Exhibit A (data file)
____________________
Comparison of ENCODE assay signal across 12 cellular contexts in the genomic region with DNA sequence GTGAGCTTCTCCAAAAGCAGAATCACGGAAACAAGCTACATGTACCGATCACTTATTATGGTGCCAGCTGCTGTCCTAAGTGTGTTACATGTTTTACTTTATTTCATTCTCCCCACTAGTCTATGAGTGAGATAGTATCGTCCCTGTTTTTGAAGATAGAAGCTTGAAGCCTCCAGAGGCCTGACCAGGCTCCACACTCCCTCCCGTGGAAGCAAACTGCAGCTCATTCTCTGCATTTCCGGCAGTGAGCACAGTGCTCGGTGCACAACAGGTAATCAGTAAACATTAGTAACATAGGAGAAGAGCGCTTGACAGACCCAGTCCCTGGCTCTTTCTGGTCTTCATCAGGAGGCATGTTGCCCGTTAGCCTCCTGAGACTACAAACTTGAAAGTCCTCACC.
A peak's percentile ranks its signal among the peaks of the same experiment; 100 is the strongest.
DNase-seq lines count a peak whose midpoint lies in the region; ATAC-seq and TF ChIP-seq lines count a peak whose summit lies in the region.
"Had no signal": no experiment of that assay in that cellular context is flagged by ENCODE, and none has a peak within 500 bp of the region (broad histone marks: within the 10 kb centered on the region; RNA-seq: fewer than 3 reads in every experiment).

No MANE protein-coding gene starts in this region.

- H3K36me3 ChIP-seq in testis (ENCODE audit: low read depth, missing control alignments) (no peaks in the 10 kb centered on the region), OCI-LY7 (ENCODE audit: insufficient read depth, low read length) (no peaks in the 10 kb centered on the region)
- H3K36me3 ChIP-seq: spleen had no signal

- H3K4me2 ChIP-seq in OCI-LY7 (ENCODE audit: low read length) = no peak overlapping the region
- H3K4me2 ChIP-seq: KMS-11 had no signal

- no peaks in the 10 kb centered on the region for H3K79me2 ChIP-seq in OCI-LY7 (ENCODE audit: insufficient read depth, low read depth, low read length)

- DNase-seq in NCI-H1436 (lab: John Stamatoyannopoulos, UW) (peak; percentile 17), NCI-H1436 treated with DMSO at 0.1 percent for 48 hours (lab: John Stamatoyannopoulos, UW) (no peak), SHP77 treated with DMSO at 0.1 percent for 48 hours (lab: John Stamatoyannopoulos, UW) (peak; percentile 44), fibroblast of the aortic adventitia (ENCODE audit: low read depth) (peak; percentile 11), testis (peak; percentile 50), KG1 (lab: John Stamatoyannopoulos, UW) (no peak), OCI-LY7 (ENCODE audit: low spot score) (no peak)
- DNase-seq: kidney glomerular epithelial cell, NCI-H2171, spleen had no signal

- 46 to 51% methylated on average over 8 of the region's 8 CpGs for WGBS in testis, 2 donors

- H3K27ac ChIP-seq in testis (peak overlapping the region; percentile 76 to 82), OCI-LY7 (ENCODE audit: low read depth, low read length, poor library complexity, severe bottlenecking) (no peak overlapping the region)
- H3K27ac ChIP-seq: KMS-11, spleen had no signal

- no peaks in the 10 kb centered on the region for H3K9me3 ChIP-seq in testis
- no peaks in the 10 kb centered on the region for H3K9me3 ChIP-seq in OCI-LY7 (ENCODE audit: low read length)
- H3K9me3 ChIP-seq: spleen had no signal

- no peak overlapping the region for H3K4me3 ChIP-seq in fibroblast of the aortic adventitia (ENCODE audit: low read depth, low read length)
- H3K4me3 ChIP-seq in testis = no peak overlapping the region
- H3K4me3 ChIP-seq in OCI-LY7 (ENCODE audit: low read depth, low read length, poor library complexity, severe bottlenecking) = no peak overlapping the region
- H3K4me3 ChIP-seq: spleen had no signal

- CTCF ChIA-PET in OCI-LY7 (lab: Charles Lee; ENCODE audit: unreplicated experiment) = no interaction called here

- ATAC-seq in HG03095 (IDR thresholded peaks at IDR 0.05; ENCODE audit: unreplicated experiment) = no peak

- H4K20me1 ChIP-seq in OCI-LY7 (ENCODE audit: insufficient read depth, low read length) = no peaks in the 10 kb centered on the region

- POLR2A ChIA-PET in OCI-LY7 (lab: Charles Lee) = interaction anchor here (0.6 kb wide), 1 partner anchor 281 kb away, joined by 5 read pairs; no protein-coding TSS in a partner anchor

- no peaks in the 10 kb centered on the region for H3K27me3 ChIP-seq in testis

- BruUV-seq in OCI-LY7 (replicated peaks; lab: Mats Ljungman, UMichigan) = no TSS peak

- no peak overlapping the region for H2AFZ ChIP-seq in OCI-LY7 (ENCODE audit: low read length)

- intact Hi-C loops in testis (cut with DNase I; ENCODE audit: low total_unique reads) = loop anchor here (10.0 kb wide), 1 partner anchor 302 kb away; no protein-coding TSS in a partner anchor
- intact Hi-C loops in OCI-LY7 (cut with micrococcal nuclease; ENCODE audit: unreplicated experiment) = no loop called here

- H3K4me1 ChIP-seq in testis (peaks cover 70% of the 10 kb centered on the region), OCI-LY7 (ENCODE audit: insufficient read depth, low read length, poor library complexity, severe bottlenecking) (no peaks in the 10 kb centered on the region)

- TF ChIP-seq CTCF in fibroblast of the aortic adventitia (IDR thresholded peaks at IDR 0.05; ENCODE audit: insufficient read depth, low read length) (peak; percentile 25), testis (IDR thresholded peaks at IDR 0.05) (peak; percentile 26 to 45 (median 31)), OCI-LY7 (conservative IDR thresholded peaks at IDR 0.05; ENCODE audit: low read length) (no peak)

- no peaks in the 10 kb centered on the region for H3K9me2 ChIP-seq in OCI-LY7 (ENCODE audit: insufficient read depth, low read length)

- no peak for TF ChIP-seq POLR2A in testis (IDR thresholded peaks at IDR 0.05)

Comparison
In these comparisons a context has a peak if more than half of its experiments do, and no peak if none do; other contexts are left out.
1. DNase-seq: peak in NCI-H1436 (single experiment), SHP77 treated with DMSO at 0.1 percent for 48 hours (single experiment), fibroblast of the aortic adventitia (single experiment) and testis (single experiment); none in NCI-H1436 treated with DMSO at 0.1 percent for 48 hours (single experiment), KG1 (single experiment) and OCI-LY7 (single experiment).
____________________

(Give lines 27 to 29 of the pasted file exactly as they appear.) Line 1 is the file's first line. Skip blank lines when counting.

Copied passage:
- no peaks in the 10 kb centered on the region for H3K27me3 ChIP-seq in testis

- BruUV-seq in OCI-LY7 (replicated peaks; lab: Mats Ljungman, UMichigan) = no TSS peak

- no peak overlapping the region for H2AFZ ChIP-seq in OCI-LY7 (ENCODE audit: low read length)